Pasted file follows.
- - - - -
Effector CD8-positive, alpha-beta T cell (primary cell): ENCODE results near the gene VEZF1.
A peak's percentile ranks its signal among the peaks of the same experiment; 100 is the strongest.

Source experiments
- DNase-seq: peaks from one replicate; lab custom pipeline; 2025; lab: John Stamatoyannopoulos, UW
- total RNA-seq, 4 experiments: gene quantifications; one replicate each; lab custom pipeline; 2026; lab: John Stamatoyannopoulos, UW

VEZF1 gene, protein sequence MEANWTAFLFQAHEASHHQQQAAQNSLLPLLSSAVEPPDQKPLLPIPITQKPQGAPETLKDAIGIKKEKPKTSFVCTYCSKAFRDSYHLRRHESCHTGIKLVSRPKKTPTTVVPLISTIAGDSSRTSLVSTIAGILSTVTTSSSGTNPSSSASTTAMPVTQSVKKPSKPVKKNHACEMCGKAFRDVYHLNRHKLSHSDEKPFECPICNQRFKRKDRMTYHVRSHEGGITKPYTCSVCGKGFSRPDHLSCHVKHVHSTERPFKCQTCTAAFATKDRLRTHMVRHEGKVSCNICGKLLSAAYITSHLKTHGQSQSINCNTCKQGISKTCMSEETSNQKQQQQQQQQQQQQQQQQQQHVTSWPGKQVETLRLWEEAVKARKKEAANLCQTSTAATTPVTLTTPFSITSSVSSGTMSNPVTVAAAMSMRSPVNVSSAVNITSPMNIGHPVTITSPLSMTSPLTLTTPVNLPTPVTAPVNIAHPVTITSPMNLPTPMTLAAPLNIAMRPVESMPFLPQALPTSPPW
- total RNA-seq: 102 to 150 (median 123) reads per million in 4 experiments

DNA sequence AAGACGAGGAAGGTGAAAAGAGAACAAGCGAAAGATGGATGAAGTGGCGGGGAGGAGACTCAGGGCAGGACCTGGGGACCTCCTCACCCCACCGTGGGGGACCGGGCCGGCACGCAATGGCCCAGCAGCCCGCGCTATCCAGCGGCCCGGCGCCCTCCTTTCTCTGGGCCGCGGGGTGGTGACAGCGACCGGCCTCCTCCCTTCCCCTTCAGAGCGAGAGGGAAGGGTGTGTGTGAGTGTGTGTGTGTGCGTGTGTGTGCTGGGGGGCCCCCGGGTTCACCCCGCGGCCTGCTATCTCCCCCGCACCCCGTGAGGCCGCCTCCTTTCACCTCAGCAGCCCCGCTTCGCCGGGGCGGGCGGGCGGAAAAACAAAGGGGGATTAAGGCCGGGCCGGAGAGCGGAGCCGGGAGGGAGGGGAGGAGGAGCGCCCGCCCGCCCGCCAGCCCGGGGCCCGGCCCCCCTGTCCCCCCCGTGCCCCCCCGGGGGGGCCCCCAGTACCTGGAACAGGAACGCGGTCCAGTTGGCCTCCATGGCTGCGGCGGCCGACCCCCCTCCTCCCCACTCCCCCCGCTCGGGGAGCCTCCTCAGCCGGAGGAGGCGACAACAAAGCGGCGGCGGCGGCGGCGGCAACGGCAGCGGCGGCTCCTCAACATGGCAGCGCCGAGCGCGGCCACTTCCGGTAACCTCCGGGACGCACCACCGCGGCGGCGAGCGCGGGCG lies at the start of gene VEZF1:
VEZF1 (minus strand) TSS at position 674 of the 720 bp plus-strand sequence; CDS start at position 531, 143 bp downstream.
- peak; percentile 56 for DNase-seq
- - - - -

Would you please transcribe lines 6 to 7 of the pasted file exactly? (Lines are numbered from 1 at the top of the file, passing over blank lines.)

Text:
VEZF1 gene, protein sequence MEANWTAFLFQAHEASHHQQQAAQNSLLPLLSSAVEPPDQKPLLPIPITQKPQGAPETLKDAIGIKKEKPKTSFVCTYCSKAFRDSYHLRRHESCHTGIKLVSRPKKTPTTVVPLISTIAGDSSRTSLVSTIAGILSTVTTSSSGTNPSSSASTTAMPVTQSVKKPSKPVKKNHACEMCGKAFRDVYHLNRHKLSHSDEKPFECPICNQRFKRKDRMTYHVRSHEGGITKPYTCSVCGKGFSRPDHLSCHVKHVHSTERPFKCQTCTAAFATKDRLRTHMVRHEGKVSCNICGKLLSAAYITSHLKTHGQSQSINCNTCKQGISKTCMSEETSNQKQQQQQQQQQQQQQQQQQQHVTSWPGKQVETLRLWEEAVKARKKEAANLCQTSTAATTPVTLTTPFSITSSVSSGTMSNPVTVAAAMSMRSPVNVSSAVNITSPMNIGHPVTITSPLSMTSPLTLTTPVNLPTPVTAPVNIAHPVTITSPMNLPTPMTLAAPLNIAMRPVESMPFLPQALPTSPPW
- total RNA-seq: 102 to 150 (median 123) reads per million in 4 experiments